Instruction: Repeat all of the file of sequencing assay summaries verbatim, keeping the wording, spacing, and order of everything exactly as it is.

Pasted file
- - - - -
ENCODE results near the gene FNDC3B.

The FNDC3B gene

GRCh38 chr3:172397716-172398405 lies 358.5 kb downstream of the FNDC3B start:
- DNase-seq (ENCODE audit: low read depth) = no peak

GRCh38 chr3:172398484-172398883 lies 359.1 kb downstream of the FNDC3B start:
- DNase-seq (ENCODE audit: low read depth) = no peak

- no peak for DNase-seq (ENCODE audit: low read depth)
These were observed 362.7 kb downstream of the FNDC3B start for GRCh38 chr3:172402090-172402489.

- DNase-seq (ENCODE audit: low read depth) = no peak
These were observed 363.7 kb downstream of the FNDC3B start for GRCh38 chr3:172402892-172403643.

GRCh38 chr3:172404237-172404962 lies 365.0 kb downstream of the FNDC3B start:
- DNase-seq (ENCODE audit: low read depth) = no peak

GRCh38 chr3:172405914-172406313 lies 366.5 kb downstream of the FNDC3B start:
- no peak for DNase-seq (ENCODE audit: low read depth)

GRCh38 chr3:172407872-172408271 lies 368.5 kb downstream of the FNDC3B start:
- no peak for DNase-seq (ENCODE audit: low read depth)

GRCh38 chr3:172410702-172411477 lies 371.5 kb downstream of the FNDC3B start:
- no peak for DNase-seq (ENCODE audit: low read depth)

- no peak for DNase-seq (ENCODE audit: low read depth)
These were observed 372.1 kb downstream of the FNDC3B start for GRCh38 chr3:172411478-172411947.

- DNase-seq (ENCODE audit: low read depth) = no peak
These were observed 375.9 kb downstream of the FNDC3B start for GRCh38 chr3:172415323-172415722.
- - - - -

ENCODE results near the gene FNDC3B.

The FNDC3B gene

GRCh38 chr3:172397716-172398405 lies 358.5 kb downstream of the FNDC3B start:
- DNase-seq (ENCODE audit: low read depth) = no peak

GRCh38 chr3:172398484-172398883 lies 359.1 kb downstream of the FNDC3B start:
- DNase-seq (ENCODE audit: low read depth) = no peak

- no peak for DNase-seq (ENCODE audit: low read depth)
These were observed 362.7 kb downstream of the FNDC3B start for GRCh38 chr3:172402090-172402489.

- DNase-seq (ENCODE audit: low read depth) = no peak
These were observed 363.7 kb downstream of the FNDC3B start for GRCh38 chr3:172402892-172403643.

GRCh38 chr3:172404237-172404962 lies 365.0 kb downstream of the FNDC3B start:
- DNase-seq (ENCODE audit: low read depth) = no peak

GRCh38 chr3:172405914-172406313 lies 366.5 kb downstream of the FNDC3B start:
- no peak for DNase-seq (ENCODE audit: low read depth)

GRCh38 chr3:172407872-172408271 lies 368.5 kb downstream of the FNDC3B start:
- no peak for DNase-seq (ENCODE audit: low read depth)

GRCh38 chr3:172410702-172411477 lies 371.5 kb downstream of the FNDC3B start:
- no peak for DNase-seq (ENCODE audit: low read depth)

- no peak for DNase-seq (ENCODE audit: low read depth)
These were observed 372.1 kb downstream of the FNDC3B start for GRCh38 chr3:172411478-172411947.

- DNase-seq (ENCODE audit: low read depth) = no peak
These were observed 375.9 kb downstream of the FNDC3B start for GRCh38 chr3:172415323-172415722.